Garibaldi and his “mille”, a ride to the Pianto Romano near Calatafimi
I love riding my bike in the area near Segesta, but even though I’ve been there countless times, there are still some roads left to discover. So yesterday I decided to go in the direction of Segesta and explore a new route.
I took the SS113 in the direction of Trapani and crossed the railroad close to the train station of Calatafimi – Segesta :
and followed the road in the direction of Calatafimi.
I passed Calatafimi and turned left on the SS188. This road (5.6% average with max. 10/11% gradients) leads through the hilly countryside with many vineyards to the small village of Vita. When in Vita, there are several options to go back in the direction of Calatafimi. I chose the SP61, which is a smaller country road (asphalted though). On the descent you can see the town of Calatafimi in the distance:
The SP61 leads to the Pianto Romano, a hill where on May 15th 1860 a great battle between Garibaldi and his “mille” (Resistance Army) and the Bourbons took place. The battle, which eventually was won by Garibaldi, was decisive for the organization of Sicily and the unification of Italy. On the Pianto Romano, a few kilometers from Segesta and Calatafimi, they built a monument commemorating the soldiers and Sicilians who gave their lives to the unification of Italy, the Sacrario di Pianto Romano. The obelisk can be seen from miles away.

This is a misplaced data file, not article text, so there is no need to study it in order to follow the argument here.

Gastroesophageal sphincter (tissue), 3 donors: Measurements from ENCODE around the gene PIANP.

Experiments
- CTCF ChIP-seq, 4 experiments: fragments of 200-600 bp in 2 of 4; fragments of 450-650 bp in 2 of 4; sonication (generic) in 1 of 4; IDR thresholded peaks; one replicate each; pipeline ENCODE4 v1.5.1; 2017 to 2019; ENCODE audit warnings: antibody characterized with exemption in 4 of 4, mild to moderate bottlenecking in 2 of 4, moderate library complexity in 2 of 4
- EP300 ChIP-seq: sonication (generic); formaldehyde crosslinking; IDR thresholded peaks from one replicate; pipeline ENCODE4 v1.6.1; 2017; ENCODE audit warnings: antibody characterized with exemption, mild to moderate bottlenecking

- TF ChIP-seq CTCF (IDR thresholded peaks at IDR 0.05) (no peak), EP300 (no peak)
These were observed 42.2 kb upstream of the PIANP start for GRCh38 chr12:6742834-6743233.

Here’s my Ridley Helium SL next to a wall with the text: “On May 15th 1860 Garibaldi’s “mille” (army of a thousand men) and the Sicilians who immediately rushed to their side in the town of Calatafimi laid the first stone of a united Italy”.
I took a photo of my bike and the Sacrario di Pianto Romano to give you an idea of the size of the monument:
Just when I wanted to leave, I was approached by the monument’s caretaker who offered to open the doors of the Sacrario for me. I left my bike in front of the entrance and the caretaker started to talk about the battle and showed me lots of pictures and paintings. He explained that not all of the “mille” were men, but that there was also one woman amongst them, called Federica. She was in love with one of the men and decided to join Garibaldi’s resistance under the name of Federico. Besides her lover and Garibaldi only a few people knew Federico was a woman, so her disguise had clearly worked… There’s no happy end to this story, because Federica was one of the 33 people from Garibaldi’s “mille” who died in battle. You can find her picture in the monument, where she is mentioned as Federico Antognoli:
Here’s the caretaker, next to a drawing of Garibaldi quoting his famous words “Qui si fa l’Italia una o si muore!” (This is where we unite Italy or we die.)
I greeted the caretaker and descended towards Calatafimi, where I turned right in the direction of Alcamo.
Instead of following the SS113 back home I went to Castellammare del Golfo and took the SS187 which passes through Alcamo Marina, where I took the last picture:
Ride: 84 km. total ascent 1300 m.